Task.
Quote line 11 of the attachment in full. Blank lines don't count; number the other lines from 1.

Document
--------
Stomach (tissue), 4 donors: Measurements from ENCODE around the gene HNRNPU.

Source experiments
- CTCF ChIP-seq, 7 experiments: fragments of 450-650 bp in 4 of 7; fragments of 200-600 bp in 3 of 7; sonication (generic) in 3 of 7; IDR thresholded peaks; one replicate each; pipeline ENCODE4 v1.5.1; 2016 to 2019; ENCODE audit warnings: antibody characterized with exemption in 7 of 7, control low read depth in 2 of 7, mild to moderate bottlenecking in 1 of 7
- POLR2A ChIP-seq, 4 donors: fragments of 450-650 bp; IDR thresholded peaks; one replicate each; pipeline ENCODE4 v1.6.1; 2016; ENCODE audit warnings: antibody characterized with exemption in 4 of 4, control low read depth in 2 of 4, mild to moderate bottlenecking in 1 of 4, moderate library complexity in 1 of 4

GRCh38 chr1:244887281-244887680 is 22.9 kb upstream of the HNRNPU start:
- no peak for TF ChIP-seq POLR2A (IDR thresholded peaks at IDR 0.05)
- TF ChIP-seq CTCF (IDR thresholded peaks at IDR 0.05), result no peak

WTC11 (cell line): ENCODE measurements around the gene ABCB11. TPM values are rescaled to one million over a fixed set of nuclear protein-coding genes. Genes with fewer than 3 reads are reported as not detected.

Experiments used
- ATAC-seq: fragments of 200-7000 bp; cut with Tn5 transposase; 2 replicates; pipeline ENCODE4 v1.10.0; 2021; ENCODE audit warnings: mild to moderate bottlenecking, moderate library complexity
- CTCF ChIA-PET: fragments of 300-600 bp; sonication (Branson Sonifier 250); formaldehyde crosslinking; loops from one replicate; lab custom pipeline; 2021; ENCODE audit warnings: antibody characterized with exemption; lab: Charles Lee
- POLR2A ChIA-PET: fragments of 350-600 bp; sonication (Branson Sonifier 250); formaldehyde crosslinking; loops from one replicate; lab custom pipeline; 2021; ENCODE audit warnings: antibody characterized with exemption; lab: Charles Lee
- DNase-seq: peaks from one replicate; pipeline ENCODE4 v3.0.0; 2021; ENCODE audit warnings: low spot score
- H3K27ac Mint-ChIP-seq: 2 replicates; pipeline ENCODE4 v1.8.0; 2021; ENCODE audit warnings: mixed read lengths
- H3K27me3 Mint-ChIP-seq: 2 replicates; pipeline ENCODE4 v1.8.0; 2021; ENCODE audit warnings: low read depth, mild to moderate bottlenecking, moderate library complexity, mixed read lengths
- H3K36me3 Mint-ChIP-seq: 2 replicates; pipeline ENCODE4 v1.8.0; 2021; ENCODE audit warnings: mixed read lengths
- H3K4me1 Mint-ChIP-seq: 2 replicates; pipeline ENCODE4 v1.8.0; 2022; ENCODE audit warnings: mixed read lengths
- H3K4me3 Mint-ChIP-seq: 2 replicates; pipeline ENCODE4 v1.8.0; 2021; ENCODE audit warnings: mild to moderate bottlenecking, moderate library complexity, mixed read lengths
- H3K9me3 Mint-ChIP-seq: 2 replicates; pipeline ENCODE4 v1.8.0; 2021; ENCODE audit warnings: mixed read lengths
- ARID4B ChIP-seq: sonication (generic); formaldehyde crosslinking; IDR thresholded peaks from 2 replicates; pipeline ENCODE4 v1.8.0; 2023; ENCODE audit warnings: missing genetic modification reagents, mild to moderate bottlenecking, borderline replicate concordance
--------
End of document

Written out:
- CTCF ChIA-PET: fragments of 300-600 bp; sonication (Branson Sonifier 250); formaldehyde crosslinking; loops from one replicate; lab custom pipeline; 2021; ENCODE audit warnings: antibody characterized with exemption; lab: Charles Lee